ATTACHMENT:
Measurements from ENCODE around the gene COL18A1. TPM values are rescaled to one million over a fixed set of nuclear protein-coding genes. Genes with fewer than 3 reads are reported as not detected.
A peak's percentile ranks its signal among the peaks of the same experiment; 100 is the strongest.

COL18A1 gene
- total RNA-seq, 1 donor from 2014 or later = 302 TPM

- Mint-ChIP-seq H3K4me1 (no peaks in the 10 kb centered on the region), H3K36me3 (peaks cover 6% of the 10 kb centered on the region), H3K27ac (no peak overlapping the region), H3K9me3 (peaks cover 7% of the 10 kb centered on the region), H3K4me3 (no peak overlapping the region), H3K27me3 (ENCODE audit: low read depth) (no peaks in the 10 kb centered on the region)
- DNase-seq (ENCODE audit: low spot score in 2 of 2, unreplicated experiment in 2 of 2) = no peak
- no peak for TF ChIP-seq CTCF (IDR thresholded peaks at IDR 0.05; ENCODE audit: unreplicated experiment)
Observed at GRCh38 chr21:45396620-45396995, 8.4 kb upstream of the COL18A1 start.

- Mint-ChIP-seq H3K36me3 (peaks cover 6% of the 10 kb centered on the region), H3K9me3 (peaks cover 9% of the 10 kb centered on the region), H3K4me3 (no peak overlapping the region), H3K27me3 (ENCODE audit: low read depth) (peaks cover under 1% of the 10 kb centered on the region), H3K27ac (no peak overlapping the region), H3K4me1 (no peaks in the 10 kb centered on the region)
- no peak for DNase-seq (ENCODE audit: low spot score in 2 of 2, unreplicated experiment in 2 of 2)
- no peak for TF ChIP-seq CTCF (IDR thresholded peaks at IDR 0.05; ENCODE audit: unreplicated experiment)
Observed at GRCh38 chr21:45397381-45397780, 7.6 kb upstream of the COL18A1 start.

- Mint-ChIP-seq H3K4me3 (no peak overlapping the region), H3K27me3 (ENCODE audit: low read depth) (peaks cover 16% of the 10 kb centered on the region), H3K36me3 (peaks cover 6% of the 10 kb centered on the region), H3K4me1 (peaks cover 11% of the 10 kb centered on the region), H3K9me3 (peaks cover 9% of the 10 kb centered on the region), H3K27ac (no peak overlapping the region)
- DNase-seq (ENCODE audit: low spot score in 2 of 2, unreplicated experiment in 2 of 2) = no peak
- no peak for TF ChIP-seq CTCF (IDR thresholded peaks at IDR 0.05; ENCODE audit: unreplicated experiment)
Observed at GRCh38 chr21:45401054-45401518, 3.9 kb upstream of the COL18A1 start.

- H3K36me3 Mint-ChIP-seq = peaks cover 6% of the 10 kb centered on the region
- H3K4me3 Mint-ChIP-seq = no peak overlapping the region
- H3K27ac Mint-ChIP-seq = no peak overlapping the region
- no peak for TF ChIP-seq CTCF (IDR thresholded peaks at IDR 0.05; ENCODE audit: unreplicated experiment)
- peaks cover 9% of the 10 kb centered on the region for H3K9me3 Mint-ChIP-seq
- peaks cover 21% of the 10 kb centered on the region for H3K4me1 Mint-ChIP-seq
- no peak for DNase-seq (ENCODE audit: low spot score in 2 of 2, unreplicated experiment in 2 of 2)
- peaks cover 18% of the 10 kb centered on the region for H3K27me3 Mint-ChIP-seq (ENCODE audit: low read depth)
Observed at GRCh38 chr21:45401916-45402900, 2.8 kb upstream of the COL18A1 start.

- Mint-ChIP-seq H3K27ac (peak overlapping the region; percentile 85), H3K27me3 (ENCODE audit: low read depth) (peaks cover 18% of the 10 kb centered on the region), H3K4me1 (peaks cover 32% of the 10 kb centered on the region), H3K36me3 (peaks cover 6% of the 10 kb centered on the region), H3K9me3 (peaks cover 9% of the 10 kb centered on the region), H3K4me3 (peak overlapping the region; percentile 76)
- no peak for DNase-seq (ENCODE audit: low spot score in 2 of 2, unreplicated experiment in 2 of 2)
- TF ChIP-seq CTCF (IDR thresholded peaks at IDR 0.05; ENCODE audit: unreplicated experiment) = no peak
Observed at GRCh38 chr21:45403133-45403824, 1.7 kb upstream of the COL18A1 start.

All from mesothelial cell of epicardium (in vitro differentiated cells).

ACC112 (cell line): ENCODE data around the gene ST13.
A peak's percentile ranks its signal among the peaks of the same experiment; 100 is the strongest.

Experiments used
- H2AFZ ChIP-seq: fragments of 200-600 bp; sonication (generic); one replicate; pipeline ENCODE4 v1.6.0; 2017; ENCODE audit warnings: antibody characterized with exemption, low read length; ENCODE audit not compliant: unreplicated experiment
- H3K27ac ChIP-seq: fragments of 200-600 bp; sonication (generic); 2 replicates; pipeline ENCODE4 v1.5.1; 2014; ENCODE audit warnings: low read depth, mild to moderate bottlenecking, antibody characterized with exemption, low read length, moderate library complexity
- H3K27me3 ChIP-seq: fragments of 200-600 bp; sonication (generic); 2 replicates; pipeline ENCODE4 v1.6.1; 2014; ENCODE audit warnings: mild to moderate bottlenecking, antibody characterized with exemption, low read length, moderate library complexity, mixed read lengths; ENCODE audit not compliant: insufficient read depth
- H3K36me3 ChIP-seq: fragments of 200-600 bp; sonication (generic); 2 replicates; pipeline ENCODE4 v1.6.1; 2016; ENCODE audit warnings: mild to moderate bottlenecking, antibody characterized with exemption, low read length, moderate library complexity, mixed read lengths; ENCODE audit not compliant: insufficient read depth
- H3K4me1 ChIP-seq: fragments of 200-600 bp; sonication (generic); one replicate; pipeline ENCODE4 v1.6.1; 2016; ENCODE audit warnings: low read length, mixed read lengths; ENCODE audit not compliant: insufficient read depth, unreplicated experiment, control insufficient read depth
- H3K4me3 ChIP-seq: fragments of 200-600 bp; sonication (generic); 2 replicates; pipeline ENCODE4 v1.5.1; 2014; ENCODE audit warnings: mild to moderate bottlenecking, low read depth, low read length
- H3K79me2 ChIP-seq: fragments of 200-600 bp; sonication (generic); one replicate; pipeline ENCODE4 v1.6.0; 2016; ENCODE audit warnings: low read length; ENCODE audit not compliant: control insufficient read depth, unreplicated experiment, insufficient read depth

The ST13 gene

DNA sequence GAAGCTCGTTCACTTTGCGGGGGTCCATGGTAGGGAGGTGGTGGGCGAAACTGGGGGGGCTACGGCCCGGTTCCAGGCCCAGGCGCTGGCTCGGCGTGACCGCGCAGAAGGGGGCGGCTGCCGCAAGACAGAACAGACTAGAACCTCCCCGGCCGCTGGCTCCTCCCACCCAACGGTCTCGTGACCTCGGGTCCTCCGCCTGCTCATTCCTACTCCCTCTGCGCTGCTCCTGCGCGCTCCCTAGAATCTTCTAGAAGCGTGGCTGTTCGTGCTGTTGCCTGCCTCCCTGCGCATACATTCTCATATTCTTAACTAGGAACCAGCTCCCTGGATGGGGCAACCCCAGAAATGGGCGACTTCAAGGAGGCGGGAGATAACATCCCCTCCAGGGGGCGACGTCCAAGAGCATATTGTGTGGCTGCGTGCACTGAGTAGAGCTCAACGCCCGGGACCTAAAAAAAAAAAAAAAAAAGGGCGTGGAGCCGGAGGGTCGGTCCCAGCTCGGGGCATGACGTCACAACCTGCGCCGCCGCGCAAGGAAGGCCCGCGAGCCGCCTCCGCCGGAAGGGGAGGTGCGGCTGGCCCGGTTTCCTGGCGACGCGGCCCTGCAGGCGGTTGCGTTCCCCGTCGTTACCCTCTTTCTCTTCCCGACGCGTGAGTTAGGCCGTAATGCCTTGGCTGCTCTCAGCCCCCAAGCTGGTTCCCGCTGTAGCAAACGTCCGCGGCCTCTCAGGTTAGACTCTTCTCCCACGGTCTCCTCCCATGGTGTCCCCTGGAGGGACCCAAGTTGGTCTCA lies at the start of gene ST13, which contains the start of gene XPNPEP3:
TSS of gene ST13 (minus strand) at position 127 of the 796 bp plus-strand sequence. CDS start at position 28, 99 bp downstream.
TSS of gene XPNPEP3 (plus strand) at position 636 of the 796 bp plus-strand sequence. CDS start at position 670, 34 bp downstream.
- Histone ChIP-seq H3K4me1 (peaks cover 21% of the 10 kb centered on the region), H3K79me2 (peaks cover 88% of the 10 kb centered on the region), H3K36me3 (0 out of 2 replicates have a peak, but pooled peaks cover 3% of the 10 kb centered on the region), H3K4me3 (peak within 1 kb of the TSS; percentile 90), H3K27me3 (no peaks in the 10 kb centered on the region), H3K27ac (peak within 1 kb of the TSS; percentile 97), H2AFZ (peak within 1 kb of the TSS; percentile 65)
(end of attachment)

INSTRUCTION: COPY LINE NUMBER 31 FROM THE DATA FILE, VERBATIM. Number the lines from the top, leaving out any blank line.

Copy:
ACC112 (cell line): ENCODE data around the gene ST13.